When dealing with lower back pain, don't over-emphasise the abdominals - other muscles are equally important. Try this lower back injury prevention programme
In recent years, one of the main developments in treating lower back pain has been the understanding that the abdominal muscle group plays an important role in supporting the spine, and that strengthening this region is valuable in all prevention and treatment programmes for lower back pain. In particular, the transversus muscle has received a great deal of research attention. It is now accepted that the transversus muscle is key to the development of core stability and that learning to use the transversus abdominis muscle correctly to support the spine and maintain good posture is very beneficial.
For these reasons, abdominal-strengthening exercises and transversus abdominis co-ordination exercises are now becoming standard practice for lower back pain prevention and treatment programmes. This development marks an advance in standards, since in earlier times there was little or no attention paid to abdominal strength in lower back pain programmes. However, the problem now may be that, whereas the abdominals were historically neglected, they currently dominate to the extent that the lower back musculature and other movements of the spine have become the neglected elements in lower back pain programmes.
Walters 1 writes about the fact that the majority of exercises in lower back pain programmes are for the abdominals, and that most practitioners and students now believe that the abdominals are the most important for the lower back. He raises the question of whether the pendulum has now swung back too far the other way and that we should be remembering to include lower back muscle and extension movements along with the abdominal work in our lower back programmes.
This argument does not downgrade the importance of abdominal strengthening, but merely suggests that we should be striving for a comprehensive programme of exercises that effectively strengthens all the muscles and movements of the spine. In any event, lower back pain has a variety of causes, and while weak abdominals and the poor posture that is associated with this will increase injury risks, they are not the only factor that has to be considered.
Back movement and function
Any back movement is a combination of the basic flexion, extension and rotation movements. Flexion is when the trunk bends forward and to the side, e.g., leaning over a sink or sitting up in bed. The rectus abdominis, internal and external obliques and hip flexors perform these movements. Extension is when the back straightens from a bent position or extends from an erect position, e.g picking up something from the floor. The erector spinae, quadratus lumborum in combination with gluteus maximus and hamstrings perform this movement. Rotation is twisting of the trunk about the waist, e.g., turning to one's side while sitting down. The rectus abdominis, obliques and erector spinae are all involved in rotation movements.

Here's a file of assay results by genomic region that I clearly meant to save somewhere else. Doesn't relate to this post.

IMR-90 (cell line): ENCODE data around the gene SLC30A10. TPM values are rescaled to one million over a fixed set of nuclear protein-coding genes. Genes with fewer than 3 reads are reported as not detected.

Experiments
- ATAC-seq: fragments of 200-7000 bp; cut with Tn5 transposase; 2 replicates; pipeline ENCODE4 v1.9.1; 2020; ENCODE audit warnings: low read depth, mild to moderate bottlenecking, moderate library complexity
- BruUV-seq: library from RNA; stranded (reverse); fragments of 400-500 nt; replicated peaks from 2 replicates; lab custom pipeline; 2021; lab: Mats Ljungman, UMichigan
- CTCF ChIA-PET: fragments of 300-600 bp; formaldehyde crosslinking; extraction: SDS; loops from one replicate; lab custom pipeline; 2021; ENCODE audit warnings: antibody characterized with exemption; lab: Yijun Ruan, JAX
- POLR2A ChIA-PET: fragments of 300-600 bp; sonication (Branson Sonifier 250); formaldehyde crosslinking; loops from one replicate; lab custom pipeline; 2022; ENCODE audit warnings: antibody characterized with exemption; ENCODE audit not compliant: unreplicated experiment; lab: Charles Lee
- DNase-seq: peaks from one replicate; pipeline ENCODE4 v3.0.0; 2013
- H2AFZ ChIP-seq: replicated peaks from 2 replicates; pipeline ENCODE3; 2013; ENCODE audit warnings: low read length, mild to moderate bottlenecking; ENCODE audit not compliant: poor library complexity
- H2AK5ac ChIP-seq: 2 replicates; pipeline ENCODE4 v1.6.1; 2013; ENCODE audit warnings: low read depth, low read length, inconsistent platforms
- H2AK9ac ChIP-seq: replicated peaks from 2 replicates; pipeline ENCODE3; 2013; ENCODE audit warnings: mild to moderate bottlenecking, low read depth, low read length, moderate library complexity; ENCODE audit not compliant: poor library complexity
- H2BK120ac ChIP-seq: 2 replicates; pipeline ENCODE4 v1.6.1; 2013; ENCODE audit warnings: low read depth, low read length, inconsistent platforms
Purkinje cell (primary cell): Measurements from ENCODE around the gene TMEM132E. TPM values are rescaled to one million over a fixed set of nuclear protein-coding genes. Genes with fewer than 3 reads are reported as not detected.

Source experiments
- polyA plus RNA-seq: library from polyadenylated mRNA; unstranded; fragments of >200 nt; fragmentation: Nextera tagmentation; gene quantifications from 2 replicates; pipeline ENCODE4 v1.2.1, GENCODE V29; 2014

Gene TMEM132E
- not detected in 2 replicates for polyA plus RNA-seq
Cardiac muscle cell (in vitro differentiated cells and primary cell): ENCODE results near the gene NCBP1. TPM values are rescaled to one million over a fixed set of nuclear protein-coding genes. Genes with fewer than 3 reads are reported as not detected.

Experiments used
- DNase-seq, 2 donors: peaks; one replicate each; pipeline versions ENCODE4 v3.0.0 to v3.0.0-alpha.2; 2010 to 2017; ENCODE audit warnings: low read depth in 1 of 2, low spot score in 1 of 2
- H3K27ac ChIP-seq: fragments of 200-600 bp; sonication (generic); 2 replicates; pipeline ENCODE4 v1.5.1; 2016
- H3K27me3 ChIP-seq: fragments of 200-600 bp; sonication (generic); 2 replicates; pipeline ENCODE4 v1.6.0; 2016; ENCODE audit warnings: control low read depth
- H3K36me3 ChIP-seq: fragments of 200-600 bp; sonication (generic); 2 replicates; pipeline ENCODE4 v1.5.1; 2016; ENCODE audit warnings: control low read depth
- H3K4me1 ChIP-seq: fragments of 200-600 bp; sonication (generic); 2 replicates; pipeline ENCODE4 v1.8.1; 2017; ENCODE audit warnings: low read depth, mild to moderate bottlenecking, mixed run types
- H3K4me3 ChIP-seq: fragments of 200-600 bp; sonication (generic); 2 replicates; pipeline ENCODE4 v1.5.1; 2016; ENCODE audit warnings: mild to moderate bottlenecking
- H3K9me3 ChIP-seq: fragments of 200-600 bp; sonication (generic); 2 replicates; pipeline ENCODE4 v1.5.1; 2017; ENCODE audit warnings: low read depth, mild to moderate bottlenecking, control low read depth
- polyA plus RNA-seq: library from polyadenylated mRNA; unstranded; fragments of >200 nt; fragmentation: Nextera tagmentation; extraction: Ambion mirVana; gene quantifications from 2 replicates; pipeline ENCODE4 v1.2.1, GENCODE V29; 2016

These are the basic three movements, but the back can move in any combination of these. For example, the downswing of a golf shot is a combination of rotation and flexion, reaching up and to the side to pick something off a shelf is a combination of extension and rotation. Throughout sport and daily life, the back is performing many complex movements involving the muscles in the stomach, hips and low back. What is more, these movements can occur from lying, sitting or standing positions. For example, sitting up in bed is flexion from a lying position, and bending down to tie your shoelaces is flexion from a standing position.
It is also important that the back does not move! By this I mean that during standing, sitting, walking, running, performing a bicep curl, etc., it is important that the spine maintain its ideal posture and alignment. You may have heard the term 'neutral' used in relation to posture. This refers to the low back, or lumbar segment of the spine as neither extended nor flexed, with the pelvis flat and not tilted. Learning to control this 'neutral' position is the focus of most 'core stability' exercises, targeting the correct activation of the transversus abdominis muscle. However it is important to remember that the paraspinal muscles, particularly multifidus, co-contract with transversus to maintain a 'neutral' lumbar spine, particularly in a standing position or while leaning forwards. Research has also shown that poor multifidus activity is found in back-pain patients, again highlighting its importance.
I believe that the most effective lower back programmes need to take into consideration all the muscles of the spine, how they move and function and in which positions these movements occur. Front, back or side and large or small - all the muscles involved in lower back movements and postural control should be trained. This comprehensive approach also takes into consideration that back injury can be caused by various factors, including poor posture, lifting strain, poor stability, muscle strength imbalances, small repetitive stresses and poor flexibility. The more comprehensive and varied the lower back programme, the more likely all these factors will be accounted for.